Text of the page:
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No end in sight: Occupation marks 45th anniversary

IDF Hawara Checkpoint, June 2006 (photo: Magne Hagesæter)

Today, June 5, Israel marks a double anniversary: 45 years since the Six-Day War and 30 years since the first Lebanon War. The name of the latter is misleading – the war took place in Lebanon, but it was yet another attempt to solve our “Palestinian problem” by force. Israel conquered most of its neighbor to the north (including the capital), installed a puppet leader as president, and forced the PLO to sail all the way to Tunis. But the plan failed. Five years later, a popular unarmed revolt broke out in Gaza and spread to the West Bank. A little over a decade after the occupation of Beirut, PLO chairman Yasser Arafat entered Gaza.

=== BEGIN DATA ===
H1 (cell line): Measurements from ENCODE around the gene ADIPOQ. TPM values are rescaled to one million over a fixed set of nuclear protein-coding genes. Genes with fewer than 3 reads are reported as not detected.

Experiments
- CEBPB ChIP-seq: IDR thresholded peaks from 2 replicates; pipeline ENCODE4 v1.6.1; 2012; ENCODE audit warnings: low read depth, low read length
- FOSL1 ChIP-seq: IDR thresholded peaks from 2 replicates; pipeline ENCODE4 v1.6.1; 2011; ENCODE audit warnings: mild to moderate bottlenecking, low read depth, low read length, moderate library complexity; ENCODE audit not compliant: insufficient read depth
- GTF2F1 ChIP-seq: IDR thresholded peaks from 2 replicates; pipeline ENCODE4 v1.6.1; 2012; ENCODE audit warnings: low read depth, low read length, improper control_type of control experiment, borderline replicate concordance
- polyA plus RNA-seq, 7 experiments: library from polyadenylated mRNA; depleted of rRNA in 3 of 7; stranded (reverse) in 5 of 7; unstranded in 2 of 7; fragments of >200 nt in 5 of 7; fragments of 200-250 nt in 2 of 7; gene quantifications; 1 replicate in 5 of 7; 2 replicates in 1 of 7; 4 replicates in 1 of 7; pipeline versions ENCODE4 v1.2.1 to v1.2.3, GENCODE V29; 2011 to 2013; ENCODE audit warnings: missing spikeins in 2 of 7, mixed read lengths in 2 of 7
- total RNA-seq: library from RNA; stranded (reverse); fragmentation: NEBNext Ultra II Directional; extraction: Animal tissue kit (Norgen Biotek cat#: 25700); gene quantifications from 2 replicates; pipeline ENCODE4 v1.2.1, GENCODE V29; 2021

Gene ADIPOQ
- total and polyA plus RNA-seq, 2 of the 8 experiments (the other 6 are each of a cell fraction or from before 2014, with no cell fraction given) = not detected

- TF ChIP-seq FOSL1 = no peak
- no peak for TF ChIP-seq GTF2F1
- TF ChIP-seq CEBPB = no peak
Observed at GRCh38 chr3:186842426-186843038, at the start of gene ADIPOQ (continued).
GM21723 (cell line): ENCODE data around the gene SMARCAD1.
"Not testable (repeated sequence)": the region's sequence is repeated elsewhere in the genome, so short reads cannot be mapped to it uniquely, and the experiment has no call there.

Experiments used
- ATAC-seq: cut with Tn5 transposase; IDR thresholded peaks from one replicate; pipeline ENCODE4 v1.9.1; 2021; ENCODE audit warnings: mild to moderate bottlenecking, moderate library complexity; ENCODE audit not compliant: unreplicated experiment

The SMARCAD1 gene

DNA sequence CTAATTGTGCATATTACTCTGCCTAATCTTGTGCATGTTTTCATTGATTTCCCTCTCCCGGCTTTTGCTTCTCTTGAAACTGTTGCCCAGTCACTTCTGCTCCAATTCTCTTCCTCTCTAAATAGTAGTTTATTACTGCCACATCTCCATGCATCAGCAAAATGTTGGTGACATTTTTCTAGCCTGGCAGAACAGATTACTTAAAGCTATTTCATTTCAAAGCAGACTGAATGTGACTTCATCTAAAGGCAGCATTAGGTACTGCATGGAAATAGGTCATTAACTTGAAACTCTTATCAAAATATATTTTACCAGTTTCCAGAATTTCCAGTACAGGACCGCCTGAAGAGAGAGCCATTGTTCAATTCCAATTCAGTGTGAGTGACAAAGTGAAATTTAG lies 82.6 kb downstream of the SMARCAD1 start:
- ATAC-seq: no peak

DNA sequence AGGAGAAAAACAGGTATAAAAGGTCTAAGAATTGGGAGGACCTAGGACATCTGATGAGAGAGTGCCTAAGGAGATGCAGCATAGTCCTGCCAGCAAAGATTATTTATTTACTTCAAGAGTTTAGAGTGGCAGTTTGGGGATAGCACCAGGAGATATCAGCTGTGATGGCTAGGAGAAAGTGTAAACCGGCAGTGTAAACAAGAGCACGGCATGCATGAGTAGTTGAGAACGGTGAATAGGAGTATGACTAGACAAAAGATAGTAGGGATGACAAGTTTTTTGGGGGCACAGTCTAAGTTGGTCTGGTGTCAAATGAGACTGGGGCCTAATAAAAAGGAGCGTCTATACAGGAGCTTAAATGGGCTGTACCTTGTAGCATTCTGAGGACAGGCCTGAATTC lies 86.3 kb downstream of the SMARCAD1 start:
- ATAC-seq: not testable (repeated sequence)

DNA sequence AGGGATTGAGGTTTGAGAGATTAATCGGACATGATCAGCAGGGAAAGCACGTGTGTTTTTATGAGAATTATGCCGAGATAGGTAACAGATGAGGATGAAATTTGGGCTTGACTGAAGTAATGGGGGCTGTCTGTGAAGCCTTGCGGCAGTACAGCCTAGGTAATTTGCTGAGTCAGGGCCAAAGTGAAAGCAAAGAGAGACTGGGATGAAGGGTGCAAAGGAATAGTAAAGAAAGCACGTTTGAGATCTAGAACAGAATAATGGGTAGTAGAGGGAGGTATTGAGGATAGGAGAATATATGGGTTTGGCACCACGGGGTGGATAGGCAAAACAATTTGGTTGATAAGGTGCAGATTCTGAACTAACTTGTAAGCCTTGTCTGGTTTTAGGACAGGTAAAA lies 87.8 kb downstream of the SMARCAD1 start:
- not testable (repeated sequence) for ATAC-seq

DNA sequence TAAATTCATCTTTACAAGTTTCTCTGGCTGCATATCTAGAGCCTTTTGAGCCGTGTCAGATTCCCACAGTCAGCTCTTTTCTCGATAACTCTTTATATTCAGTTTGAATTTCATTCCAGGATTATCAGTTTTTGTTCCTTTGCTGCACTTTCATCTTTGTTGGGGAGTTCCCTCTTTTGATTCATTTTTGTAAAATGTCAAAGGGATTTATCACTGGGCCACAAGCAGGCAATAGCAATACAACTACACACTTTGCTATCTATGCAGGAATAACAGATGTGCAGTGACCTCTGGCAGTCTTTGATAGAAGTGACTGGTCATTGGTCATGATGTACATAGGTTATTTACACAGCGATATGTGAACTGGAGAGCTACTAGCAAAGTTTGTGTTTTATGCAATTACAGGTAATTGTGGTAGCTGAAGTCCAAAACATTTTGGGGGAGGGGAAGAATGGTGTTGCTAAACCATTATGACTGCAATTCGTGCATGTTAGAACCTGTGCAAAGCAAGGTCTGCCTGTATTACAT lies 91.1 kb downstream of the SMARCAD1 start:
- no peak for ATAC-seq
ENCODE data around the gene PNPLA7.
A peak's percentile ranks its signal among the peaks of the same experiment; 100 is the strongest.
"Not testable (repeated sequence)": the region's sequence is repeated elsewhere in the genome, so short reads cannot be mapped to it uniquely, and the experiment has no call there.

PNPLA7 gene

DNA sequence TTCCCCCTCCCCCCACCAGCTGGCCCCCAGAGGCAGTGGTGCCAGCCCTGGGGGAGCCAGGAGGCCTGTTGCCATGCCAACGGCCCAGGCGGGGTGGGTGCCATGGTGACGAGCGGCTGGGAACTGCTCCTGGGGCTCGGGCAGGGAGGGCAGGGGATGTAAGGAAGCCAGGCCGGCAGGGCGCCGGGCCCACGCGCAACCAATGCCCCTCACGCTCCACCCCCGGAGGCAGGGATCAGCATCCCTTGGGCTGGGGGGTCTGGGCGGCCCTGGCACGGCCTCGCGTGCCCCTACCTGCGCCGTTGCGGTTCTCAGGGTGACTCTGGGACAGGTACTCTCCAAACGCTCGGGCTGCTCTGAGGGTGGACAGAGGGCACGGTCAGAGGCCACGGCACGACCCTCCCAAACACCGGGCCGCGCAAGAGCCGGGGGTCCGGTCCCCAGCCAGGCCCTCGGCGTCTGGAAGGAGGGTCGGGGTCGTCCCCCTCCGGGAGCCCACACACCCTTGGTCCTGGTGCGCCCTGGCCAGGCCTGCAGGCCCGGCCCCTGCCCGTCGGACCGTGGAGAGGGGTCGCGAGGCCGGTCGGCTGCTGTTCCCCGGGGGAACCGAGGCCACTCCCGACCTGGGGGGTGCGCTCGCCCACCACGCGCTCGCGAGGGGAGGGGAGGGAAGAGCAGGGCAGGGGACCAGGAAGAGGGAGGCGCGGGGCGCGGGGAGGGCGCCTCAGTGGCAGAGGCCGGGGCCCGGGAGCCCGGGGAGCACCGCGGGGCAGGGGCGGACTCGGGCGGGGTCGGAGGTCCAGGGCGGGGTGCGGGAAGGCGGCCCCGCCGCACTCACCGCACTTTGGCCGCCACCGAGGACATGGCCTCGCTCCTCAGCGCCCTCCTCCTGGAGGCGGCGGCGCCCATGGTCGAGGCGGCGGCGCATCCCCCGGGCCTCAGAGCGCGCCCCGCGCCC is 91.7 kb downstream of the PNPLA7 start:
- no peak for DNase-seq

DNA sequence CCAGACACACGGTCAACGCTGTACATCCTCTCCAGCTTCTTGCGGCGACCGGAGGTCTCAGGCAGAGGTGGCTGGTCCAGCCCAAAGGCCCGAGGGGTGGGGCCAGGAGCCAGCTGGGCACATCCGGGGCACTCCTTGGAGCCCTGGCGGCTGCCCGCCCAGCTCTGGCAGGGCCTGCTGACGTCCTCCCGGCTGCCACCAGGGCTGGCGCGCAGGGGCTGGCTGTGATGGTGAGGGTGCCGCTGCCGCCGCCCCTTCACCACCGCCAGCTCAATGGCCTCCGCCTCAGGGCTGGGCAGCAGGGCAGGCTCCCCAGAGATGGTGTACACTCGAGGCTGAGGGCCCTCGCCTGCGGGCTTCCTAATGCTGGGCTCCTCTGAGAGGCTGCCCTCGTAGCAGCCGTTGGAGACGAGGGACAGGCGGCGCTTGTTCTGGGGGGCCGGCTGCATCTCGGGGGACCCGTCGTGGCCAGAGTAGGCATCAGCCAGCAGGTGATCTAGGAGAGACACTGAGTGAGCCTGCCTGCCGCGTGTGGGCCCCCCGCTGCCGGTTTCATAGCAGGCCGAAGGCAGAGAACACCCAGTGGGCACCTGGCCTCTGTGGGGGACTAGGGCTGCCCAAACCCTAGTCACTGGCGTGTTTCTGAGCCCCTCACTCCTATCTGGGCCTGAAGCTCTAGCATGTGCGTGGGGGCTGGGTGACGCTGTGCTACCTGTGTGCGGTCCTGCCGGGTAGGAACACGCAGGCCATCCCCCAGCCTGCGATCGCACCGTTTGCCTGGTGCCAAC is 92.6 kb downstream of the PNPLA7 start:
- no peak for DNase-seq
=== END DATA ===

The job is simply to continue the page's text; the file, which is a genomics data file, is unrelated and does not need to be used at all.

Last weekend, Israeli newspapers devoted most of their pages to the Lebanon war. Yet its obvious lesson – that the Palestinian issue cannot be resolved by force, nor can it be made to disappear – was hardly discussed. Nor was any reference made to the Six-Day War’s anniversary. Israelis have all but forgotten the Palestinians. The longest military occupation in the world is entering its 46th year amidst a deafening silence.

A segregated street in Hebron. Palestinian are allowed only on the left side (photo: activestills.org)

The Palestinians are not the only people in the world who lack an independent state. Yet there is one fundamental difference between the Israeli occupation of the West Bank and Gaza and, let’s say, the Chinese occupation of Tibet, not to mention the situation of the Basques in Spain or the Kurds in Turkey (both examples are often cited as comparisons by the Israeli right). In all of those cases, the “occupying” country annexed the territory at hand and turned the people living in it – sometimes against their will – into its citizens. Israel never did that. It let the army run the occupied territory. The Israeli occupation is also different from the American occupation of Iraq or Afghanistan, because Israel has a claim to the land it conquered, because it is using the natural resources of this land, and because it moves the Jewish population into the occupied territory.